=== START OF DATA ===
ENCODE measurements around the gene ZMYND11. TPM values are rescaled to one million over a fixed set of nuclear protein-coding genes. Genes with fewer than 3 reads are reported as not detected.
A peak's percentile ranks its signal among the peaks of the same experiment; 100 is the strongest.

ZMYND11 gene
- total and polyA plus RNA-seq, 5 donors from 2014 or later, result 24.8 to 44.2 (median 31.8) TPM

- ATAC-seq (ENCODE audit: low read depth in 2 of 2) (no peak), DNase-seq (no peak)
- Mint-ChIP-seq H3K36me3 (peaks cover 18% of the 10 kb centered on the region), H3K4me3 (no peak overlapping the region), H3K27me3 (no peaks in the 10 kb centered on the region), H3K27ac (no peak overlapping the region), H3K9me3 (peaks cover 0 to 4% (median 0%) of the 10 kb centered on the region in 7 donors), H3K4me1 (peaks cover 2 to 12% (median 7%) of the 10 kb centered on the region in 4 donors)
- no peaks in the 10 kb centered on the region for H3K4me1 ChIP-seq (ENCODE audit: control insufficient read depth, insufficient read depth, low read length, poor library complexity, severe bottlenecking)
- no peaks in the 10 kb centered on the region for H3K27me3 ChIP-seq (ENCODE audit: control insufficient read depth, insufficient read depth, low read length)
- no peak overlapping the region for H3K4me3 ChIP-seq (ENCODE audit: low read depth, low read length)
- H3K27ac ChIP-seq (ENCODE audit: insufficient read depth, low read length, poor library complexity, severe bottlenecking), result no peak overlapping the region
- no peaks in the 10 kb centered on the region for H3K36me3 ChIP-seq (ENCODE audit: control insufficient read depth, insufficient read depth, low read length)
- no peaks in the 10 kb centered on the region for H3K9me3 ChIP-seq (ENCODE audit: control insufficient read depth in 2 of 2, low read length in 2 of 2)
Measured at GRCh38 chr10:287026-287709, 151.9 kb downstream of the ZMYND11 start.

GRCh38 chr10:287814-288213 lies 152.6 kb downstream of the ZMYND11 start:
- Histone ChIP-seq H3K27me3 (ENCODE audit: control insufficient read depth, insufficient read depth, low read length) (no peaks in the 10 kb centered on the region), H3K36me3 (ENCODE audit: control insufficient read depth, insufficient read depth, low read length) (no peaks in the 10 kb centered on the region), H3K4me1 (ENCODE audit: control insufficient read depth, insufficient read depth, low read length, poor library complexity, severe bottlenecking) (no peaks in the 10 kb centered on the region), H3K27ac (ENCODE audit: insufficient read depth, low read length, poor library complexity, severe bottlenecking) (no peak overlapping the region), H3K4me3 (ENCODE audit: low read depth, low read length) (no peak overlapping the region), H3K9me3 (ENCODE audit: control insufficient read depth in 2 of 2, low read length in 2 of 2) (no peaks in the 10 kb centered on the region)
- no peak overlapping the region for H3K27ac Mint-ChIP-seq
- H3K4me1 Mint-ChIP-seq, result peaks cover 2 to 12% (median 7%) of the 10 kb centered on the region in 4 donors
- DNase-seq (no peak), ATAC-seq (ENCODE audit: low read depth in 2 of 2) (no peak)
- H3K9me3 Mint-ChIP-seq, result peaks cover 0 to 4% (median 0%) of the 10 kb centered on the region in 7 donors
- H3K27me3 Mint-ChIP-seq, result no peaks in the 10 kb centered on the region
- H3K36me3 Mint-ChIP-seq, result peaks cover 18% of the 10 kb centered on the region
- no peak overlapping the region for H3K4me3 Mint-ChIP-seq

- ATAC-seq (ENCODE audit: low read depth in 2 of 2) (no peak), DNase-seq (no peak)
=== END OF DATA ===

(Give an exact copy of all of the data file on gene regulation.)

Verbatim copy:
ENCODE measurements around the gene ZMYND11. TPM values are rescaled to one million over a fixed set of nuclear protein-coding genes. Genes with fewer than 3 reads are reported as not detected.
A peak's percentile ranks its signal among the peaks of the same experiment; 100 is the strongest.

ZMYND11 gene
- total and polyA plus RNA-seq, 5 donors from 2014 or later, result 24.8 to 44.2 (median 31.8) TPM

- ATAC-seq (ENCODE audit: low read depth in 2 of 2) (no peak), DNase-seq (no peak)
- Mint-ChIP-seq H3K36me3 (peaks cover 18% of the 10 kb centered on the region), H3K4me3 (no peak overlapping the region), H3K27me3 (no peaks in the 10 kb centered on the region), H3K27ac (no peak overlapping the region), H3K9me3 (peaks cover 0 to 4% (median 0%) of the 10 kb centered on the region in 7 donors), H3K4me1 (peaks cover 2 to 12% (median 7%) of the 10 kb centered on the region in 4 donors)
- no peaks in the 10 kb centered on the region for H3K4me1 ChIP-seq (ENCODE audit: control insufficient read depth, insufficient read depth, low read length, poor library complexity, severe bottlenecking)
- no peaks in the 10 kb centered on the region for H3K27me3 ChIP-seq (ENCODE audit: control insufficient read depth, insufficient read depth, low read length)
- no peak overlapping the region for H3K4me3 ChIP-seq (ENCODE audit: low read depth, low read length)
- H3K27ac ChIP-seq (ENCODE audit: insufficient read depth, low read length, poor library complexity, severe bottlenecking), result no peak overlapping the region
- no peaks in the 10 kb centered on the region for H3K36me3 ChIP-seq (ENCODE audit: control insufficient read depth, insufficient read depth, low read length)
- no peaks in the 10 kb centered on the region for H3K9me3 ChIP-seq (ENCODE audit: control insufficient read depth in 2 of 2, low read length in 2 of 2)
Measured at GRCh38 chr10:287026-287709, 151.9 kb downstream of the ZMYND11 start.

GRCh38 chr10:287814-288213 lies 152.6 kb downstream of the ZMYND11 start:
- Histone ChIP-seq H3K27me3 (ENCODE audit: control insufficient read depth, insufficient read depth, low read length) (no peaks in the 10 kb centered on the region), H3K36me3 (ENCODE audit: control insufficient read depth, insufficient read depth, low read length) (no peaks in the 10 kb centered on the region), H3K4me1 (ENCODE audit: control insufficient read depth, insufficient read depth, low read length, poor library complexity, severe bottlenecking) (no peaks in the 10 kb centered on the region), H3K27ac (ENCODE audit: insufficient read depth, low read length, poor library complexity, severe bottlenecking) (no peak overlapping the region), H3K4me3 (ENCODE audit: low read depth, low read length) (no peak overlapping the region), H3K9me3 (ENCODE audit: control insufficient read depth in 2 of 2, low read length in 2 of 2) (no peaks in the 10 kb centered on the region)
- no peak overlapping the region for H3K27ac Mint-ChIP-seq
- H3K4me1 Mint-ChIP-seq, result peaks cover 2 to 12% (median 7%) of the 10 kb centered on the region in 4 donors
- DNase-seq (no peak), ATAC-seq (ENCODE audit: low read depth in 2 of 2) (no peak)
- H3K9me3 Mint-ChIP-seq, result peaks cover 0 to 4% (median 0%) of the 10 kb centered on the region in 7 donors
- H3K27me3 Mint-ChIP-seq, result no peaks in the 10 kb centered on the region
- H3K36me3 Mint-ChIP-seq, result peaks cover 18% of the 10 kb centered on the region
- no peak overlapping the region for H3K4me3 Mint-ChIP-seq

- ATAC-seq (ENCODE audit: low read depth in 2 of 2) (no peak), DNase-seq (no peak)